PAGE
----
Due to my work, I do use Mail, Dashboard and Safari 18 hours a day. So far I have encountered no crashes; knock on wood.

Safari on Windows

Finally our Windows user friends can have yet another full (W3C) Standards compliant browser to choose from: among the likes of Firefox and Opera.

With Microsoft admitting their mistakes in Internet Explorer over the years and finally began their own compliance to the W3C Standards with the release of IE 7. May be the lazy web developers (specifically ones in the Financial and Real Estate industries), who still code their web sites only for Windows version of Internet Explorer will finally start to recode their web sites with W3C Standards compliance.

One can only hope that this is an indication of a bright new beginning.

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Mac vs. PC cost analysis: How does it all add up?

Being a long time Mac user (23 years) and Macintosh software developer (10 years), I can vouch for most of Scott’s comments and findings.

One thing that many people forget when they compare the cost and speed of a computer is the whole package of what you get when you purchase a computer. What do I mean by this? Please allow me to elaborate.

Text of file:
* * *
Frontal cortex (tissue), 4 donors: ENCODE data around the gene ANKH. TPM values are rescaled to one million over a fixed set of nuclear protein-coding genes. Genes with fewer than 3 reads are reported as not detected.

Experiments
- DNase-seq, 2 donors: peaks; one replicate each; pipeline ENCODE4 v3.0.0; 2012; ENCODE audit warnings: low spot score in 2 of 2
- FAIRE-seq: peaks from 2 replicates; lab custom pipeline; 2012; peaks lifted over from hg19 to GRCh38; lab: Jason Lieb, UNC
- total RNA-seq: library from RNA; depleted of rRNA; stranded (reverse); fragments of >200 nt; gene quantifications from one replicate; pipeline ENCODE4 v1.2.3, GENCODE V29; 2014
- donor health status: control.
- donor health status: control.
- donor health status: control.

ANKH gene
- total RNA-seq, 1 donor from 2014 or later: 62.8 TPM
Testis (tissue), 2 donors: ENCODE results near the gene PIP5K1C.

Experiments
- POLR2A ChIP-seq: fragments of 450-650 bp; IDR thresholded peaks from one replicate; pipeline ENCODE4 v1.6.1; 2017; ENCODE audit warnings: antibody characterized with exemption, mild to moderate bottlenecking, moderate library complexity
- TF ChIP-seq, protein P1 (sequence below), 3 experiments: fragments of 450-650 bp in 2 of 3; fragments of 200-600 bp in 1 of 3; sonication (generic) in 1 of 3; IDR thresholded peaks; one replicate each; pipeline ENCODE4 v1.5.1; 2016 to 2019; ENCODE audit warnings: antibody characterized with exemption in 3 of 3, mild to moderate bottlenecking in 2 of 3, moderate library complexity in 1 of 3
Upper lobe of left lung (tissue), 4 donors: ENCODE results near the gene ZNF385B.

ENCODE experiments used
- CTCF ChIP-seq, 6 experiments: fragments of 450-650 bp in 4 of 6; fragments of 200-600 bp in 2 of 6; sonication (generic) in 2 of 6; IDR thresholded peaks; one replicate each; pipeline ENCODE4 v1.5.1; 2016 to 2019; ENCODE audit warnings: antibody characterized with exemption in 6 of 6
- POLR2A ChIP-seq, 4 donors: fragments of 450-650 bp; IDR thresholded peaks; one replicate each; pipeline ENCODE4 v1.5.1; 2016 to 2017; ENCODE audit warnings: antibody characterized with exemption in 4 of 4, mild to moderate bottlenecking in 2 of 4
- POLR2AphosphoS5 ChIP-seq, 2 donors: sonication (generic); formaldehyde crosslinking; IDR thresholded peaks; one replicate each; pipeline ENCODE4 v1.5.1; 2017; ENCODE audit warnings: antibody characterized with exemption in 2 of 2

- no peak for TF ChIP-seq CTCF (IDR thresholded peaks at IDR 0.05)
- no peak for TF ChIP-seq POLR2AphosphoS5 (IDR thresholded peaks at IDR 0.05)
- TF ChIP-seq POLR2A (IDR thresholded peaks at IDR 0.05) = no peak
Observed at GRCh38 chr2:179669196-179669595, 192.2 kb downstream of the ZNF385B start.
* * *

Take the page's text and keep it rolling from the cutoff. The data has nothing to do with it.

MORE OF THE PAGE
For the cost, there are the long term cost of maintenance required for your computer. Whether this is for personal use or at a corporate environment. There is the cost of upgrading the software you use regularly as a result of one or more other software you use, which requires you to upgrade. Please allow me to elaborate further on this point.

It is often the case, from experience, while using a computer operating in the Microsoft Windows operating system (OS), if one vendor; may that be Microsoft or one of the other third party upgrade their software, it is often the case that these changes will affect other installed software. Causing these software to misbehave, to a point that these other software vendors will come out with their own upgrades to remedy the problem(s). Depending on the extent of the changes, you can imagine this can easily become a never ending circle of upgrades that end users will have to endure. Unfortunately, this scenario is most evident with Microsoft itself.

I am not saying that the above is always the case, but it is the result of a hands-off approach by Microsoft on third party Windows developers. In such a manner that third party developers will develop their software in almost whatever way they like, and without enough disclosure by Microsoft, these third party developers will not know how to develop their software in such a way to survive the longevity of version upgrades of the Windows OS, and compatibilities with other third party software the users may have running on their computers.